A crippled caddis is exactly what it sounds like. It’s either a dun or emerger that has some sort of crippling deformity that prevents it from leaving the water’s surface.
When trout eat duns, they create the classic dry fly rise form. Their head breaks the surface, leaving behind the “ring of the rise” we’re so familiar with.
Something else to note here: there’s a specific caddis pattern called the “egg laying caddis.” It’s a fly meant to imitate female caddis as they return to the water to lay their eggs. Trout will often eat them with the same dun rise they eat other adults.
Matching the Caddis Hatch
Now that we know what caddisflies are, their life cycle, and the rise forms trout create when eating caddis off the surface, we’re ready to dive into matching a caddis hatch.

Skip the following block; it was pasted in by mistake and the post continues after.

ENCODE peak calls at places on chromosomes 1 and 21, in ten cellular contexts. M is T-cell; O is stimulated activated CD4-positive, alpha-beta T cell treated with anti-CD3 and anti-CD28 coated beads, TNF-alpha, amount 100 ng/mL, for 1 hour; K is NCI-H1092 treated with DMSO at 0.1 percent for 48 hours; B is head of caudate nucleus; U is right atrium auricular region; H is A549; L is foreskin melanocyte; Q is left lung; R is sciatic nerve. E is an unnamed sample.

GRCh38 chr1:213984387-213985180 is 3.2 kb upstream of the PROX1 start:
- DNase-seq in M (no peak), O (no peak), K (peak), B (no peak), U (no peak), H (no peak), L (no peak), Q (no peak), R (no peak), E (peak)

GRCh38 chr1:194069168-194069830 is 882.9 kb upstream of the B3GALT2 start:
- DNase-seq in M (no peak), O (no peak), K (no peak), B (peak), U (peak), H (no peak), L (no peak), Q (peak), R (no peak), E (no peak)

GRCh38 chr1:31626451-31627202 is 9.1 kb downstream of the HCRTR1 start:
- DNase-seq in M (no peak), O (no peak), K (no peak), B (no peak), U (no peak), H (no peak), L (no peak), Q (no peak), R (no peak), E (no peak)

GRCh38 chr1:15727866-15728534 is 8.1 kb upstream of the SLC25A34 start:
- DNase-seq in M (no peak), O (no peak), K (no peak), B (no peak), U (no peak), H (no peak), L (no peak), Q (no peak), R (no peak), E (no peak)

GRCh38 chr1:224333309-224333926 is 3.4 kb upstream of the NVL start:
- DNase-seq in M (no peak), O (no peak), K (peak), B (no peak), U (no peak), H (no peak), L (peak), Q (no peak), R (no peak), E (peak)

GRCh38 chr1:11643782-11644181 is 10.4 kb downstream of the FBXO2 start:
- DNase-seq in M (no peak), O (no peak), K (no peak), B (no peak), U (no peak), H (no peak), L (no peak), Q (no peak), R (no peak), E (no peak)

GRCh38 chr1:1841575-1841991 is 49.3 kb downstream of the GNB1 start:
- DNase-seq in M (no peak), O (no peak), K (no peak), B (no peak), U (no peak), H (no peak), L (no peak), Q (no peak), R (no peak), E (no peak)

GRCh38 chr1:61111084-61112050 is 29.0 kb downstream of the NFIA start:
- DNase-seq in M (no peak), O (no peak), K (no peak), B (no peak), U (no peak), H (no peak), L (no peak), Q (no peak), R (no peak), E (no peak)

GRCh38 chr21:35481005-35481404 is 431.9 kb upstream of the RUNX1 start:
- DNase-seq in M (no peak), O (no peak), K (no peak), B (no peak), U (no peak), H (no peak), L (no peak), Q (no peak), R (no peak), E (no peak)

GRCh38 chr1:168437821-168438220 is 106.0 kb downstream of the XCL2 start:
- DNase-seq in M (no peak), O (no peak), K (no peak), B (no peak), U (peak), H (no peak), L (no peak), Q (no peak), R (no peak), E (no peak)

Really, matching just about any caddis hatch boils down to the following:
- Match the size of the caddis on the water/in the air
- Match the color of the caddis on the water/in the air
- Match the hatch stage if trout are keyed in on something
As with any hatch, you want to match the size of your fake bug to the real ones on the water. Size is the most important factor to consider when choosing a fly to imitate a real aquatic insect. Most caddis fall between a size 14 and 18. You’ll rarely need anything outside of that range.
Caddis hatch with a wide variety of colors. From light tan to dark gray, you need to have a lot of colors of caddis in your box. Some fish, especially on heavily-pressured rivers like tailwaters, will get picky about the color of the caddis.